World-famous Indigenous musician Dr G Yunupingu dies aged 46
Australia’s most prominent Indigenous music artist Dr G Yunupingu has died aged 46 and is being mourned by family and friends as a “genius and wonderful human being”.
The singer — from the remote community of Galiwin’ku on Elcho Island, 500 kilometres east of Darwin — shot to stardom in 2008, winning an ARIA Award for his namesake album.
The album hit triple platinum in Australia, silver in the UK and charted in multiple countries worldwide.
Dr Yunupingu’s record label Skinnyfish described him as “one of the most important figures in Australian music history, blind from birth and emerging from the remote Galiwin’ku community … to sell over half a million copies of his albums across the world, singing in his native Yolngu language”.
His friend Vaughan Williams told the ABC the artist had been staying in Darwin.
Mr Williams said he was contacted by people concerned that the singer — who had contracted Hepatitis B as a child, causing liver and kidney disease — had not recently accessed renal treatment.
He said he took the singer to Royal Darwin Hospital on Thursday, and was informed about the death on Tuesday afternoon.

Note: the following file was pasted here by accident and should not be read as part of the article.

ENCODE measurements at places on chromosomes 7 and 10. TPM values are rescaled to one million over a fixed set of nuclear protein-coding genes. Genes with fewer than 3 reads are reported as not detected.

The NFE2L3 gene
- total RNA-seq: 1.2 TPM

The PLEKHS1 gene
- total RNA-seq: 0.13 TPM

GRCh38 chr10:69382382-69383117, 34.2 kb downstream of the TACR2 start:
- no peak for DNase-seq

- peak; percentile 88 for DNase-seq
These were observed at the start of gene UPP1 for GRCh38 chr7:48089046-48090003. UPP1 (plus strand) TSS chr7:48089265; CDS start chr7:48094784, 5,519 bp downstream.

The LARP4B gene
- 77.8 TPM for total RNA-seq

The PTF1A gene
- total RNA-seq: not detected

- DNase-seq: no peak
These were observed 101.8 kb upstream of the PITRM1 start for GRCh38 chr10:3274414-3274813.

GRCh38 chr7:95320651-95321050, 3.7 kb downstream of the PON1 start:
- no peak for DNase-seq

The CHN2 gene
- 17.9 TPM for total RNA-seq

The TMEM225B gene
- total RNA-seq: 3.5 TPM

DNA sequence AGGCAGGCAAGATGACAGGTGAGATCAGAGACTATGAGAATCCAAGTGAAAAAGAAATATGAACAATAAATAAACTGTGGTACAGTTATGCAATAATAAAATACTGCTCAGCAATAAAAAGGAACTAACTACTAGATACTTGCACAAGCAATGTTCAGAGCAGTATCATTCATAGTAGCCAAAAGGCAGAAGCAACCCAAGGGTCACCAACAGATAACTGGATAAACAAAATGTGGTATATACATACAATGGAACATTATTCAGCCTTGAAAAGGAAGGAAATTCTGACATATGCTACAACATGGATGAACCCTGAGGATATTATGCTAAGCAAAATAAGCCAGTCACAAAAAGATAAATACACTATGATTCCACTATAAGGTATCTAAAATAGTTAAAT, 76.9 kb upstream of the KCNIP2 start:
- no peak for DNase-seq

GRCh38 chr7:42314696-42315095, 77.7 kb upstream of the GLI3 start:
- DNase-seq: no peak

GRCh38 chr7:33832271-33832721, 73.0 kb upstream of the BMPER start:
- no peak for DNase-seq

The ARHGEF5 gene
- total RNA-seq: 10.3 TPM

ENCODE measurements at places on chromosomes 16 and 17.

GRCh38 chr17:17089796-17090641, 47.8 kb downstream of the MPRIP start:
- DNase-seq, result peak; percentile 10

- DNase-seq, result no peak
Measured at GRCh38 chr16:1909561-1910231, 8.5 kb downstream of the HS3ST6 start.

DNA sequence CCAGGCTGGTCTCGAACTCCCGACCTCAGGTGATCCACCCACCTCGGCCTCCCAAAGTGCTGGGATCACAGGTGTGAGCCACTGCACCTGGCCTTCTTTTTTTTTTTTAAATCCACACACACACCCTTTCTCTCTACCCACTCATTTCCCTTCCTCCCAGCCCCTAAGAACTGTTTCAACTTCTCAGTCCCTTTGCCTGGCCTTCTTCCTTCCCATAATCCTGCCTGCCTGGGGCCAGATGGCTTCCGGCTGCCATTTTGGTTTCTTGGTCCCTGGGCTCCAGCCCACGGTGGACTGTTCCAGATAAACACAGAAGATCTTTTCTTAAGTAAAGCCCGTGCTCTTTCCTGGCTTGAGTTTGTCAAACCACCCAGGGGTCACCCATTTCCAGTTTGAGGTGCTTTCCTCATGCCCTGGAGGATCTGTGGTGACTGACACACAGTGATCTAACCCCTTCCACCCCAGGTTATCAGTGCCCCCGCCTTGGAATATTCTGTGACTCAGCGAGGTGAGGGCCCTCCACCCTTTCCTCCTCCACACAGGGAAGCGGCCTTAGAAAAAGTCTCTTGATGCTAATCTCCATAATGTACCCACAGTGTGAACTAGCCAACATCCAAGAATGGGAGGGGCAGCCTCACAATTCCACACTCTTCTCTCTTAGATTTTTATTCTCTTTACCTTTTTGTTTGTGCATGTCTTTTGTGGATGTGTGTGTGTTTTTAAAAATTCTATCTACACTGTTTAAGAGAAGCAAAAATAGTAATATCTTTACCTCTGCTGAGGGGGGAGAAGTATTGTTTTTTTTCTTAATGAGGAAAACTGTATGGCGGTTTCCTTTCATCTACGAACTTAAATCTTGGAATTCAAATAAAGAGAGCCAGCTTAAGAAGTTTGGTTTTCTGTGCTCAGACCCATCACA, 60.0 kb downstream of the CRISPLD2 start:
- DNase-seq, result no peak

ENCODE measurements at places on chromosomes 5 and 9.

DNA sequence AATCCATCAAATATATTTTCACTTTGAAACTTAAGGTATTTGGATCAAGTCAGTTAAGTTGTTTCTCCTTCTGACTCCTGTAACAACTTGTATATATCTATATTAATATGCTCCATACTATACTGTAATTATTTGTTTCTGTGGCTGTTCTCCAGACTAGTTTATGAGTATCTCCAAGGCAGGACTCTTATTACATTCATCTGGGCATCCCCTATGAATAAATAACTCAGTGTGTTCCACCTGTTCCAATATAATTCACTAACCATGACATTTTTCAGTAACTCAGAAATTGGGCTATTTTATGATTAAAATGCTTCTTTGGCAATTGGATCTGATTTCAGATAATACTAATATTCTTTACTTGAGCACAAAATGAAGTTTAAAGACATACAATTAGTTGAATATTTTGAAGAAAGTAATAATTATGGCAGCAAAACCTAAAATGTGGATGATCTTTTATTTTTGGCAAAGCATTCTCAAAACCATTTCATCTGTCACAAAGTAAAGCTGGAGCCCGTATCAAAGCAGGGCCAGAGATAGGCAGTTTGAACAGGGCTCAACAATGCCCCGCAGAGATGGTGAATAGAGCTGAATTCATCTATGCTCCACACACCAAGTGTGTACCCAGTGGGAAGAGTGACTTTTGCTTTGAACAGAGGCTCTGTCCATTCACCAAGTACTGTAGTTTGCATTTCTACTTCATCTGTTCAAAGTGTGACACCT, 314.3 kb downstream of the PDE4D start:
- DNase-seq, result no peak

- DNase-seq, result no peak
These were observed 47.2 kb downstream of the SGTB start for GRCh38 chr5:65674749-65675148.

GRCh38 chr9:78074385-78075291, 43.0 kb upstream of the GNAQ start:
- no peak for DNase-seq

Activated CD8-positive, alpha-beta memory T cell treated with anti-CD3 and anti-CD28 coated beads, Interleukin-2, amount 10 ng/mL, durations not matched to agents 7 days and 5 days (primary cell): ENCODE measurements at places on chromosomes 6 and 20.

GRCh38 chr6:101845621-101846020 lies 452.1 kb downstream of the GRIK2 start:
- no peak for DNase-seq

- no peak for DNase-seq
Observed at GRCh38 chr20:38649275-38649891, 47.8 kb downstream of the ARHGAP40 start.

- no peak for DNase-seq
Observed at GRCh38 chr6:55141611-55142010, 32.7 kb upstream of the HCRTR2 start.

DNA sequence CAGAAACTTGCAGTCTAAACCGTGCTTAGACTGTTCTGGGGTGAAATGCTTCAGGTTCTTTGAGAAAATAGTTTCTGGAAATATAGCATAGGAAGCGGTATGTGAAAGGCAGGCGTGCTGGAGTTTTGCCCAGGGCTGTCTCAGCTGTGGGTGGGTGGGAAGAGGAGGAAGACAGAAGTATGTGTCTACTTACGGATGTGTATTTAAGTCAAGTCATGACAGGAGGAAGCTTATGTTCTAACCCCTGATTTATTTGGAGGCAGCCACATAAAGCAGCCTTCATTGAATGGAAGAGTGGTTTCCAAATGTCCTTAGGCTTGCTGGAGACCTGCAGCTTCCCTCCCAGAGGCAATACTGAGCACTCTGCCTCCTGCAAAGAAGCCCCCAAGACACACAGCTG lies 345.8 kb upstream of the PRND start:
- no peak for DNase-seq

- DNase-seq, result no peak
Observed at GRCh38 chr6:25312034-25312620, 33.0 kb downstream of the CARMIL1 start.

Mr Williams had known the singer since he was 15.
“He was a shy, humble and wonderful young man, who turned out to have such a fantastic voice,” he said.
“He was a musical genius who could do rock, gospel, soul. He could do it all.”
‘His legacy will continue’
The Yolngu man from the Gumatj clan had his first guitar by the age of six, which he learned to play upside down because he was left handed.
In his mid teens he joined the band Yothu Yindi under the guidance of lead singer Mr Yunupingu.
He later went on to play with the Saltwater Band, before being persuaded by friend Michael Hohnen to go solo.
The singer played with Sting in Paris, performed for former US president Barack Obama and Crown Prince Frederik and Princess Mary of Denmark.
In 2011 he became seriously ill and returned to Elcho Island, but he then travelled to perform at the Queen’s diamond jubilee concert in London in 2012.
After that performance he had to return home and cancel the European tour that was to have followed it.
Skinnyfish said he gave back to his community as the driving force behind the G Yunupingu Foundation.
“He created opportunities for young people across the Northern Territory,” the record label said.
“His legacy as a musician and community leader will continue as his life’s work continues its positive impact on Elcho Island, The Northern Territory, Australia and the world.”
Mr Williams said he was particularly devastated because he felt his friend’s death was “preventable”.
“Questions need to be asked about how this could happen. It’s a failure of all of us that we have lost such an amazing human being,” he said.
“I feel he was trapped in the same cycle of bad health that so many Indigenous people are trapped in.”
The family has requested that Dr G Yunupingu’s image not be published.
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